OIN is supposed to hop in and defend Linux, potentially by counter-suing. Failing to do so is failing to stand up to the promises. But then there's Microsoft's own patent troll, Nathan Myhrvold, who serves 'their' extortionate OIN equivalent. Battles of patent 'umbrellas' ahead?

TomTom should challenge this one along with other affected parties and someone should encourage them not to settle. One reader argues that the "Big thing [is that] there are lot more effected parties. Microsoft could have just opened a Pandora's box. [The] SCO case went south when more interested parties came out the woodwork -- [parties] that SCO didn't know what to do with."

"TomTom could try embargoing Microsoft as well," suggests another reader. He argues that "since most of there development is done overseas and is imported Microsoft is playing a really risky game of chicken.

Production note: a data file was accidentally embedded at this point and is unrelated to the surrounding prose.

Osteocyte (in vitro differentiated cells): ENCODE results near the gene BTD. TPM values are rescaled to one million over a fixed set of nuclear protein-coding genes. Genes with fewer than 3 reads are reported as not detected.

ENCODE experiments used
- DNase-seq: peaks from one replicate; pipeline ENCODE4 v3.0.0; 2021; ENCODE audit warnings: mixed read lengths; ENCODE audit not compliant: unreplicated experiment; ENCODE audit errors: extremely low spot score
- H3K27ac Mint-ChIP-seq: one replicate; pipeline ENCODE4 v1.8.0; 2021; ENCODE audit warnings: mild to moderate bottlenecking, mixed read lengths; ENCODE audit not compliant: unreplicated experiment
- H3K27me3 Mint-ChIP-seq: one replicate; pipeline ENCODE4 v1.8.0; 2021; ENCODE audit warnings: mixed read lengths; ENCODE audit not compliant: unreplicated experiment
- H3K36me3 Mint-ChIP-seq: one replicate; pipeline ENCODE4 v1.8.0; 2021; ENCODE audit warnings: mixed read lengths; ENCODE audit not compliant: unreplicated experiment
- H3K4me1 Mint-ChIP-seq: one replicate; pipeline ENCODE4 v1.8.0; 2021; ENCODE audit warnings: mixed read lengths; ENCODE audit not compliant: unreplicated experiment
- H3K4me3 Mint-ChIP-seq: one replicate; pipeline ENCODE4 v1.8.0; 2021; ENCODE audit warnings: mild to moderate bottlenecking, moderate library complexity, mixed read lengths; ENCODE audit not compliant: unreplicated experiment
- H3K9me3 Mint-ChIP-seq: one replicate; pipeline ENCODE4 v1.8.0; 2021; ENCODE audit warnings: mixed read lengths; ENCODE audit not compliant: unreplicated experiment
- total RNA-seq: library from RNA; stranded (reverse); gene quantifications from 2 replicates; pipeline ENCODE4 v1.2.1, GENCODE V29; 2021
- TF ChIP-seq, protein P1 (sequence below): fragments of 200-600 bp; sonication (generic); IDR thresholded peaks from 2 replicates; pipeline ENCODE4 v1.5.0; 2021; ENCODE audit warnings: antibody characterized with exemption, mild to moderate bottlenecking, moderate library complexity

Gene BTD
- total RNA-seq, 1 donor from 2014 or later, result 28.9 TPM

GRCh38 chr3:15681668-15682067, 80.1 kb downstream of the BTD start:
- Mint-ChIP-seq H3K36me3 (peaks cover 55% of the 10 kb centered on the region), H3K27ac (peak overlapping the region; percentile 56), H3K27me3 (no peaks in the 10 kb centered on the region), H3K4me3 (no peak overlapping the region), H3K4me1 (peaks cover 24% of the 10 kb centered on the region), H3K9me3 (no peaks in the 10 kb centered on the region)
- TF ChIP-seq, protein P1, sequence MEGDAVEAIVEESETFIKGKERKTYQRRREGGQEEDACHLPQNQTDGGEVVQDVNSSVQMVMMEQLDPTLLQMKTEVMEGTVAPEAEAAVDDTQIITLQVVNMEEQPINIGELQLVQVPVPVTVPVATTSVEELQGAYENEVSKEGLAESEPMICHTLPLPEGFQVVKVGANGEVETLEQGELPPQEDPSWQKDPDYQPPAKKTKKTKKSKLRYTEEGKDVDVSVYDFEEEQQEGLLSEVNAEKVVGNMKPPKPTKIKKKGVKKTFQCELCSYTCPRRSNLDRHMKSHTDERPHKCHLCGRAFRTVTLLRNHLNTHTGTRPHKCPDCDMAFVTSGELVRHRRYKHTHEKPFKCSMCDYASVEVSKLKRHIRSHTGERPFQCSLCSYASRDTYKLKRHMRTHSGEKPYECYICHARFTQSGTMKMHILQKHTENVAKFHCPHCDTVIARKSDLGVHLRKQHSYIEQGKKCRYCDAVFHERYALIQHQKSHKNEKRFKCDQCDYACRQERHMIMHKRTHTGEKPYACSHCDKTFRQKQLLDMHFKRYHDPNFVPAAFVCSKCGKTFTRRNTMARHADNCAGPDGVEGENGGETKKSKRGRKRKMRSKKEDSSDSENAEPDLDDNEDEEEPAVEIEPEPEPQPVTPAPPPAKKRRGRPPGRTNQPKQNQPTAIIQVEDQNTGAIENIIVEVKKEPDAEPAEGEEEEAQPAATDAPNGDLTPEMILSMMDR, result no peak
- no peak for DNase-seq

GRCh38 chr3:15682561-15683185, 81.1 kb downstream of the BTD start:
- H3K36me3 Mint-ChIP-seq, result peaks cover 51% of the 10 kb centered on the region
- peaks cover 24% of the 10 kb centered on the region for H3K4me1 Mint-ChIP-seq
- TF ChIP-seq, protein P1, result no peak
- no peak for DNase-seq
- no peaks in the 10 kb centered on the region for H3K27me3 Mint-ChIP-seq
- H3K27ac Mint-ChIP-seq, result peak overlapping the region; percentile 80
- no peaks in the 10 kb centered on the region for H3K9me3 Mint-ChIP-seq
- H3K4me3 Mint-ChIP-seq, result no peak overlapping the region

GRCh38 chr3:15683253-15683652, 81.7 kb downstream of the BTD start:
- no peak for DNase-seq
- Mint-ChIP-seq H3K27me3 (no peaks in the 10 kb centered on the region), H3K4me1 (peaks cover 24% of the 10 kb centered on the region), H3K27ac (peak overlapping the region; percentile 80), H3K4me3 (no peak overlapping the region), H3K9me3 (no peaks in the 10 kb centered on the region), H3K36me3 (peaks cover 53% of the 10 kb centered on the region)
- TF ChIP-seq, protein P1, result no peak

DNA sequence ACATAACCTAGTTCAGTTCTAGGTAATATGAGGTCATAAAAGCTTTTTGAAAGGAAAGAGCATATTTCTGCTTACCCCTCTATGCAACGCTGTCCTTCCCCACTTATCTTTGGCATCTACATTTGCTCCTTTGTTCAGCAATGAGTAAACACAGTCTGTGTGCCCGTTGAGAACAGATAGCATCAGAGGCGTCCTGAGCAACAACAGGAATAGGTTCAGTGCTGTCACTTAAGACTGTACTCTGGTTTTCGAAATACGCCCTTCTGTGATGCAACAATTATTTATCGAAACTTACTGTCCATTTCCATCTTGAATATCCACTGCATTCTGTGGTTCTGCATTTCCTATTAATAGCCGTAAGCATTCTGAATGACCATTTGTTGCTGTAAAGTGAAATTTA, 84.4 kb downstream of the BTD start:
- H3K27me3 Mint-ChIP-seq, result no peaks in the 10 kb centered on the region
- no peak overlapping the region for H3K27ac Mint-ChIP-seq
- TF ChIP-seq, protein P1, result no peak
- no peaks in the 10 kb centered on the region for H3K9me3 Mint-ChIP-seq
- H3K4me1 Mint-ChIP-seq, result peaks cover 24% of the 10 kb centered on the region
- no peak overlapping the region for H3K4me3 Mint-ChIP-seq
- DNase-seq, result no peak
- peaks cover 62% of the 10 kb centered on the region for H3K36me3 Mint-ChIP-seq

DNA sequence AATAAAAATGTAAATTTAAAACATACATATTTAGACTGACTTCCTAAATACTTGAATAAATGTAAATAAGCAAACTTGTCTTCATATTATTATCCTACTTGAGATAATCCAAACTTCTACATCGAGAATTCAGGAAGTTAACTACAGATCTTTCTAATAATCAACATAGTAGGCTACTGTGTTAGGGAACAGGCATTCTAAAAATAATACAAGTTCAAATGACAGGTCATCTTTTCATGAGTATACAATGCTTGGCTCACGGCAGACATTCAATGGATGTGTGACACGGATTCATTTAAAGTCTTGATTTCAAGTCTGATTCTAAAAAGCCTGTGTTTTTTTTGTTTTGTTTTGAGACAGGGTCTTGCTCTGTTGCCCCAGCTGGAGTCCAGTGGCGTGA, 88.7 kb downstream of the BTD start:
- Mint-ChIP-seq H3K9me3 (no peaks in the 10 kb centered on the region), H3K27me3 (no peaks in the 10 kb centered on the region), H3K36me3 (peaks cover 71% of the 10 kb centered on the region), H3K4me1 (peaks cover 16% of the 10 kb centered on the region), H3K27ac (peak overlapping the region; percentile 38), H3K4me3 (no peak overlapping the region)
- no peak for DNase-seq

"Delay on code imports would stuff Microsoft Windows 7 release."

Arguing that "the cats out of the bag," one reader suggests that this is a good reason to drop patent traps like Mono. Microsoft is a patent aggressor now and it expressed plans/intent to plant Mono in devices just like TomTom.

Microsoft is aiming at a weak target, according to a person who writes that:

In the beginning of 2008 TomTom traded at 70 euro per stock on the Dutch stockmarket. Now they are worth 3 euro per stock. Microsoft is hitting hard on a company that is already in the drain. How can TomTom afford to defend themselves after a disaster year like 2008 was for them? Microsoft has got money for sure, and with this economy everyone will be scared to step up against Microsoft. They are using the economic climate to bully the entire industry (remember TomTom is just one company, they used blackmail to extract license fee’s from many companies before this).